Madeline Topf, a Ph.D. candidate in microbiology in the Pepperell Lab at the University of Wisconsin-Madison, is also an organizer for the TAA. The TAA is the labor union representing all graduate student workers at UW–Madison (TAs, PAs, RAs, GAs, and Fellows).
Madeline talks about organizing efforts in the Microbiology Doctoral Training Program and the letter of demands TAA sent to the program. The goal is to set the stipend for MDTP students at a living wage in Madison.
Currently, MDTP students were struggling to make ends meet. They get small stipend and then students have to pay back up to $15 to $1,800 in student fees and international students have an additional fee of $200.
Madeline and others have the majority of support from the department. There is also support from students in other departments and TAA students. Students in the Microbiology Doctoral Training program are trying to start similar initiatives in other departments. However, the university denied the request to provide a living wage because it was a learning project and the lab had a limited budget.
At the end, Madeline hopes people to sign the letter of demands at taa-madison.org
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Reporter: You and your fellow graduate students in the biomedical department sent management a letter demanding improvements in your pay and other working conditions. Can you explain why this came about?
Madeline Topf: We wrote this letter to our department administration because students were really struggling to make ends meet. We get our small stipend and then we have to pay back up to 15 to $1800 in student fees and international students have an additional fee of $200, which is pretty terrible. In addition, we expanded a couple of diversity inclusion initiatives that we have started in 2020. We had a letter in 2020 that we sent out and certain things got done and certain things haven’t gotten done. So, we wanted to follow up.
Reporter: In reading the 2020 letter it looks like anything that had to do with monetary value was ignored.
Madeline Topf: In 2020 a lot of what got done was not financial. When we ask for things that are easy to be done it’s happily gotten done but when there’s money involved or a lot of additional time it’s much harder.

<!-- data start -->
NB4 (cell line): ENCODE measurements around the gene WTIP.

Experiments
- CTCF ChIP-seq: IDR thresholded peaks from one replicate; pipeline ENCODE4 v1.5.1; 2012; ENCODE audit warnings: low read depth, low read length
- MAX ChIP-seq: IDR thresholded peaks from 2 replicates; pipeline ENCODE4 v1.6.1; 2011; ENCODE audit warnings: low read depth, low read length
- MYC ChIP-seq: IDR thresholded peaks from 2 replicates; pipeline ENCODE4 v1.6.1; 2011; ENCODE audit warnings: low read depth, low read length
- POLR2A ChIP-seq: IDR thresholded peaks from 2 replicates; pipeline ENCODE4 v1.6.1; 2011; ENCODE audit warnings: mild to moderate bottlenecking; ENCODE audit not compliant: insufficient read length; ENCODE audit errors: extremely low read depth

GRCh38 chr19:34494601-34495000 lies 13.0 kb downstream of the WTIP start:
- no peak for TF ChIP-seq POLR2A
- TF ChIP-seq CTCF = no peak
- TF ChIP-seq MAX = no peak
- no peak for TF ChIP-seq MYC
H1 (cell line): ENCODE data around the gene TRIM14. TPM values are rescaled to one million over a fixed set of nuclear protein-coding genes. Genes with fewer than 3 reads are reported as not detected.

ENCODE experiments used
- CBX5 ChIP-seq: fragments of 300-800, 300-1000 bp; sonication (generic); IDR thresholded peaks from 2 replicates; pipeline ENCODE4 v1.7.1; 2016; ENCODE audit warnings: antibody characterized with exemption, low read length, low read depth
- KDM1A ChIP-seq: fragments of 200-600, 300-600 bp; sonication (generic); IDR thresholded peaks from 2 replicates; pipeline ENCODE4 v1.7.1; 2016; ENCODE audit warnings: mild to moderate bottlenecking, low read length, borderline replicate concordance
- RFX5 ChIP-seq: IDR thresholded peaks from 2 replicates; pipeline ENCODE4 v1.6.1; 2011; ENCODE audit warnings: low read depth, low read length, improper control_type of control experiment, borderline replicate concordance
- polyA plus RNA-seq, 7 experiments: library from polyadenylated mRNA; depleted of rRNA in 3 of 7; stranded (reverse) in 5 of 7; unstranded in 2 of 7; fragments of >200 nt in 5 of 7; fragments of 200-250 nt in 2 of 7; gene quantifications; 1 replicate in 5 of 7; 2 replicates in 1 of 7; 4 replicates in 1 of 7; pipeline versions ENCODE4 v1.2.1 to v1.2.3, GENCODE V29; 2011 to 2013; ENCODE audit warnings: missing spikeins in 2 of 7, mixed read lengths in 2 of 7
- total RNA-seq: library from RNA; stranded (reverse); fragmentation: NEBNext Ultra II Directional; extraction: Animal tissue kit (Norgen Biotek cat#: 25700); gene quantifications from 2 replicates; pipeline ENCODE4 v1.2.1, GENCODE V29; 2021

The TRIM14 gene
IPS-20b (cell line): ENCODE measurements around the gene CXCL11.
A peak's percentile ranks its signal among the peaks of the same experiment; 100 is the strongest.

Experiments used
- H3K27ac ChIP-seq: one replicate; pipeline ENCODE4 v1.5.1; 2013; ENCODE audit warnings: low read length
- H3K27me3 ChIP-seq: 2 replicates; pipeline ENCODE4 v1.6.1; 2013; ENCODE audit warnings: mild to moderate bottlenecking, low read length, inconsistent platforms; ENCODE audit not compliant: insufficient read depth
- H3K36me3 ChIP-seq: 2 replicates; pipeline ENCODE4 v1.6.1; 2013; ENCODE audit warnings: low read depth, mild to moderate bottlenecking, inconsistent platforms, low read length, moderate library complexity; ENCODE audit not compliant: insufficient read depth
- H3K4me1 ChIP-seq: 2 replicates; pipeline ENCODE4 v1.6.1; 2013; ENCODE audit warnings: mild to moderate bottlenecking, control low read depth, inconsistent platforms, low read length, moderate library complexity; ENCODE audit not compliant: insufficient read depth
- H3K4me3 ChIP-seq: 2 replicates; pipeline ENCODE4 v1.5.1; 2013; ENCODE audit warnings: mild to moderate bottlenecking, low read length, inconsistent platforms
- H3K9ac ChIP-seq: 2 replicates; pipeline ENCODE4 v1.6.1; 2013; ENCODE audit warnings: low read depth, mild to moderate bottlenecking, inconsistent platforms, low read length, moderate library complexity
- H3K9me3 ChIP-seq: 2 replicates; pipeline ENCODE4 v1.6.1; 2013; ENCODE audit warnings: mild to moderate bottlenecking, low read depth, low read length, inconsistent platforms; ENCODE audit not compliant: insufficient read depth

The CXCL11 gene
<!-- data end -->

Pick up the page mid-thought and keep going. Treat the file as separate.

Reporter: What steps are the TAA taking in order to try to make the university pay attention to these monetary issues?
Madeline Topf: Our approach is to build power in terms of a union structure within our department. Getting students working together or the things that we all want and building power towards these letter items.
Reporter: How is it going in terms of gaining support?
Madeline Topf: You have a majority of support within our department. We also have support from students from other departments and students in the TAA. We are trying to start similar initiatives in other departments. This will be very powerful because are stipend a lot of the times it’s kind of set in our program and mirrored in other Biological Sciences programs.
Reporter: Some of the reasons the university gives you for refusing to provide you with a living wage.
Madeline: A lot of the arguments that are against us having a living wage is number one that this is a program where we are learning. Therefore, we don’t need to be paid a living wage. Our tuition is covered. Another argument is that lab budgets are very complicated. There are funding caps for how much you are able to be made that are set by funding agencies. People should read and sign the letter that we wrote to our program. We hope to post the link to our letter on the TAA website which is taa-madison.org
Reporter: Why should people sign your letter?
Madeline: It’s less easy to write off as just some students who are asking for things that can’t be done. And it puts pressure more on the university and how the university sets stipends across graduate students. Everyone deserves a living wage including graduate students.
Report by Ellen La Luzerne. Photo courtesy TAA website. Web production by Anyu Li.